@starvinggamer said:

@selfconfessedcynic said:

@starvinggamer said:

@selfconfessedcynic said:

@starvinggamer @golguin

Oh, by the way, I'd love to get on steam chat or (preferably) mumble with you guys and hash out the time travel and creation interpretations of the ending. Even better if we record it.

Let me skim that thread first and decide just how much of a fool I would be making out of myself :D

@golguin: Nice find, added to the OP

Hah, understandable!

I'm selfconfessedcynic on Steam (surprise!) so feel free to add me there if you wish.

You guys seem to be a lot more knowledge about quantum mechanics and MWI than me, so a quick question. Does MWI account for inter-dimension travel? Like, if I roll a die in Universe A, does MWI account not only for all six sides of the die coming up, thus creating Universe A1-A6, but also for the die disappearing from Universe A entirely (A7) and slipping into Universe B, thereby creating B1-6, ad infinitum?

Hm - by my understanding yes and no. To be clear, Quantum Mechanics is the set of laws physicists apply to the very very small - generally subatomic particles. What Irrational Games did with Bioshock Infinite (at least, how I choose to interpret it) is to apply the laws of quantum mechanics to the "real world" or, more precisely, classical systems such as people, objects, etc. YOU SHOULD NEVER DO THIS, but as they have, I tend to try and interpret the game from this viewpoint.

So let us consider your example of a single die - if there were a subatomic particle in quantum superposition (existing in all of its possible states, unobserved), and that consists of 6 possible states, once we observe the particle (read: see the die after rolling it), we see one possible outcome. In the Many Worlds Interpretation, that event of observation has spawned 5 other universes at a minimum in which the other probabilities are attained (or in Bioshock Infinite, other universes where the die would have landed on a different face assuming it isn't a constant in the originating universe).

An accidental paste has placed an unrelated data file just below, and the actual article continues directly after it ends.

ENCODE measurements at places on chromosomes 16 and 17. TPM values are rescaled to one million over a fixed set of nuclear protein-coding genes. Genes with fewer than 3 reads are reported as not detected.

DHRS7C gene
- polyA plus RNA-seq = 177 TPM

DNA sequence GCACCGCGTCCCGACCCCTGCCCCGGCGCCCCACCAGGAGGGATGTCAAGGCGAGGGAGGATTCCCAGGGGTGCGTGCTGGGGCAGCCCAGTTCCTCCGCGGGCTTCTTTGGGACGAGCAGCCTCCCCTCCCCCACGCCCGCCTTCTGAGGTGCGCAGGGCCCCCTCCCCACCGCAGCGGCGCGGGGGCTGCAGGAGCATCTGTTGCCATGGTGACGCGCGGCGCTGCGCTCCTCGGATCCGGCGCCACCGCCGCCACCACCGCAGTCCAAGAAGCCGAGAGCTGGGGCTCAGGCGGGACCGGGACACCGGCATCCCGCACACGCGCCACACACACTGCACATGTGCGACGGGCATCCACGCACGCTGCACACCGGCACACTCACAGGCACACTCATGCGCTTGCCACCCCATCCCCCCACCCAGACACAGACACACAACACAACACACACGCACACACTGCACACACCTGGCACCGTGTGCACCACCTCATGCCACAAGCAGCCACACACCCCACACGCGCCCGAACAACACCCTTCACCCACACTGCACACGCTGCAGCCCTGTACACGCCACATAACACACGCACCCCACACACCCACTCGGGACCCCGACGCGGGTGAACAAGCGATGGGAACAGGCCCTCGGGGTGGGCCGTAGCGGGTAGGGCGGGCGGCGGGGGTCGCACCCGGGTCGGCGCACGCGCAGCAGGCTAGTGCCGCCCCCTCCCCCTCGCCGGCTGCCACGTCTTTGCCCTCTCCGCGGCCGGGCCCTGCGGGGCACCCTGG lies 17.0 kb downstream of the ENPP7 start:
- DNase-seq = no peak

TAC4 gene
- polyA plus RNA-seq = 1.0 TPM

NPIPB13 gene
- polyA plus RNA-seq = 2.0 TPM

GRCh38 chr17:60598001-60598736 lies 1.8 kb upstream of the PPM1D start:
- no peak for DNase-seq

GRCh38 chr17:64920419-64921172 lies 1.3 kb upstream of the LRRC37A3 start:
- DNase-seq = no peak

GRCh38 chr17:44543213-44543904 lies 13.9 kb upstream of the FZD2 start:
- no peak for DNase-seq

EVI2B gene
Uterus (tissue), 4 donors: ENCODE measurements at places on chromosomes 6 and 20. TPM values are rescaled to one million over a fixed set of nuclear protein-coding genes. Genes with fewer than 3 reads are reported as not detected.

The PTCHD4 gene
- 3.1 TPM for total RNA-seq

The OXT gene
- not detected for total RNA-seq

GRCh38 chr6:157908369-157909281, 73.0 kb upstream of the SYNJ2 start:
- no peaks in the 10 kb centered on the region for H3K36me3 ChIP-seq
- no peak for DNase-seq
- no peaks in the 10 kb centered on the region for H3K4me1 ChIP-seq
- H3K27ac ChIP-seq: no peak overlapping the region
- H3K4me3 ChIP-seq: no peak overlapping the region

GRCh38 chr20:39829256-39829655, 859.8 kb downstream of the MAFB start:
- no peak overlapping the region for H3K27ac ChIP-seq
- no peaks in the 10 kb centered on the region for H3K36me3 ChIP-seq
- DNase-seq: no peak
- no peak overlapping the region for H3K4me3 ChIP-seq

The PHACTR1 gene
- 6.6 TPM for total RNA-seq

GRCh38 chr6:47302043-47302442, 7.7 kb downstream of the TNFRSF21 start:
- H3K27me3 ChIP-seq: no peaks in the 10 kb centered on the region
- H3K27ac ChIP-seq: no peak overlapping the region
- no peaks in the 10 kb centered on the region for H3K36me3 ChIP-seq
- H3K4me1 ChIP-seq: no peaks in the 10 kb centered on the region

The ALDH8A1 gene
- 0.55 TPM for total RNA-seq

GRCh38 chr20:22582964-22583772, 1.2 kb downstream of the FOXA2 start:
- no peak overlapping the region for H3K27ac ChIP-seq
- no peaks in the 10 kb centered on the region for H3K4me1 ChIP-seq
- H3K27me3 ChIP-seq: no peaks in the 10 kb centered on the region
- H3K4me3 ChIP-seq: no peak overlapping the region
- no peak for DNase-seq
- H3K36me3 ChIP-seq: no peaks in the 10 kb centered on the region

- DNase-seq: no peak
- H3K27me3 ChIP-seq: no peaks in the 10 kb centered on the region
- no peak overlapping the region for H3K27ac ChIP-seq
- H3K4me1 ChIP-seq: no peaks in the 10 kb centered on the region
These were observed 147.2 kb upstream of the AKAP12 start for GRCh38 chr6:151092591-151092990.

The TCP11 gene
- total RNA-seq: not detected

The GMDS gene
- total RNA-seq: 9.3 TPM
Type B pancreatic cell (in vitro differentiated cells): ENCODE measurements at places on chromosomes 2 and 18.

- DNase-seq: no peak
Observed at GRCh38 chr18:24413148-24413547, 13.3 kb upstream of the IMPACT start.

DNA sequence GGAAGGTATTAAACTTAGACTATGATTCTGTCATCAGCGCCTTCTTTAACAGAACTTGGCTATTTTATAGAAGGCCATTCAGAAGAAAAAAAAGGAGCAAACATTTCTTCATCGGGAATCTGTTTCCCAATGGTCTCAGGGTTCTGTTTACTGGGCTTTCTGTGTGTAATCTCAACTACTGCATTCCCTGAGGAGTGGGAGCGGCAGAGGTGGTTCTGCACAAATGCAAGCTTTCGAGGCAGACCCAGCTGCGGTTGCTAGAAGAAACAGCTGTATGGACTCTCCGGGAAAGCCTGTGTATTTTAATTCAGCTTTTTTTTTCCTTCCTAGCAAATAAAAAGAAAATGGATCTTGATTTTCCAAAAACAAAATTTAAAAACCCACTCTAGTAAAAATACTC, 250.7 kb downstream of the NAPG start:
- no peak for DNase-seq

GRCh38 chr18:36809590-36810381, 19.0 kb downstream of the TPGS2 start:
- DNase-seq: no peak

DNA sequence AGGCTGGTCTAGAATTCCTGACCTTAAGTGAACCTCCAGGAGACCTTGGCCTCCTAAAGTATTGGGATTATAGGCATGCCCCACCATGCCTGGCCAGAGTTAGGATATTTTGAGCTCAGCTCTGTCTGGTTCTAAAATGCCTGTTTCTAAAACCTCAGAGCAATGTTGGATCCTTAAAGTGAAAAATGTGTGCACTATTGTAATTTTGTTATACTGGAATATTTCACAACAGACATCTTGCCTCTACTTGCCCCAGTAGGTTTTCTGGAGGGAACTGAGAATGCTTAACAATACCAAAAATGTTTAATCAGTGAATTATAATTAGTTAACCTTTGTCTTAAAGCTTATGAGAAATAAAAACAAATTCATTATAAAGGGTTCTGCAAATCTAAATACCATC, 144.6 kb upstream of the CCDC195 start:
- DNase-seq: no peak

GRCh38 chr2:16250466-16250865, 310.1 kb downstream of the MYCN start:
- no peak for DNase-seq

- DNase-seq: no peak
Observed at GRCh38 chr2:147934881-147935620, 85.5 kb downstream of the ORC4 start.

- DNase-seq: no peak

The only point where the MWI would account for universes such as a universe where the die disappears entirely into another universe is if there exists a probability of this happening within the bounds of the experiment, and this is linked to the superposition state. So in general, the answer would be no.

BUT

In the world of Bioshock Infinite where moving between dimensions is possible for people, and instead of superposition states we're talking about decisions made by said people, then there is a possibility of Elizabeth deciding to move through a tear or not. So it Would account for her both not going through a tear and choosing to go through - again, assuming this isn't a constant.

To be specific - by MWI, we can generally say that if her choice to go through a tear or not is binary and of equal probability then this would spawn two universes. From there her choice of moving in a specific direction after exiting the tear (if not a constant) can spawn infinite universes accounting for the arc representing the directions human bio-mechanics would dictate she can decide to move after exiting the tear. What she sees after that movement, which would effect future decisions, would be based on a probability space created by the arc her eyes could move at depending on that initial movement.

In such a way, we create infinite possibilities **after** moving through a tear (and equivalently in the universes she didn't) - but in the moment of her deciding to move through the tear or not in the world of Bioshock Infinite, only two universes exist where that specific instance of her made that choice. It is because of this that a combined time travel and multidimensional travel theory makes so much sense to me.

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